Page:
our goal is to stay clean and dry and this is how we emphasize it with the
kids, clean and dry. That's what we're going for, right? When the alarm goes off,
it suggests that we are neither of those things right now so we're going to go
through a series of tasks in the middle of the night that get us back to clean
and dry. The child has primary responsibility for that. Here's what
happens, that's not fun, okay? The child wants to do what? they want to
keep sleeping, they're out cold. They have to get up in the middle
of the night and go through this whole retain to get back to clean and dry and
that includes changing the sheets, it's kind of intensive, that's the whole point
because the brain will do more to avoid pain than it will to seek pleasure.
And in this training program, behaviorally, we're training the brain to
respond to "Oh my gosh, I don't want to get up and go through all of those tasks.
I wonder if there's any signals coming in that would warn me that that's going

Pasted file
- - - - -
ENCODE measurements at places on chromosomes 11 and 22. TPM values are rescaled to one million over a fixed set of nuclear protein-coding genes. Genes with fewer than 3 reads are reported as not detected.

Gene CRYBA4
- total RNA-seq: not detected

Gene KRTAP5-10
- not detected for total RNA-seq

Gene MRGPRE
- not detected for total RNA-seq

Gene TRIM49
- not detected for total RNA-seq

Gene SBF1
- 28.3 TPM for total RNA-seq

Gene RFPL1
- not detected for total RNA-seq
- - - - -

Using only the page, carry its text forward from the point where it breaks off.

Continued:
to happen." We're training their brain to respond differently to the signal coming
from their full bladder. See, this is how we get the brain to get that kid up
instead of mom and dad having to do it. It takes a little training process but
that's an example of where we're gonna go with the behavioural part and again
you can get the full program in the e-book, Finally Dry. So that's in the in
the description on the post. Hopefully, you got some good ideas about this
bedwetting thing. I mentioned in the video today that there's an e-book
available, it's called Finally Dry. You can get that at my website, the link is
in the description below. Share some questions too, open a discussion, I'm happy
to respond. This is Live On Purpose TV.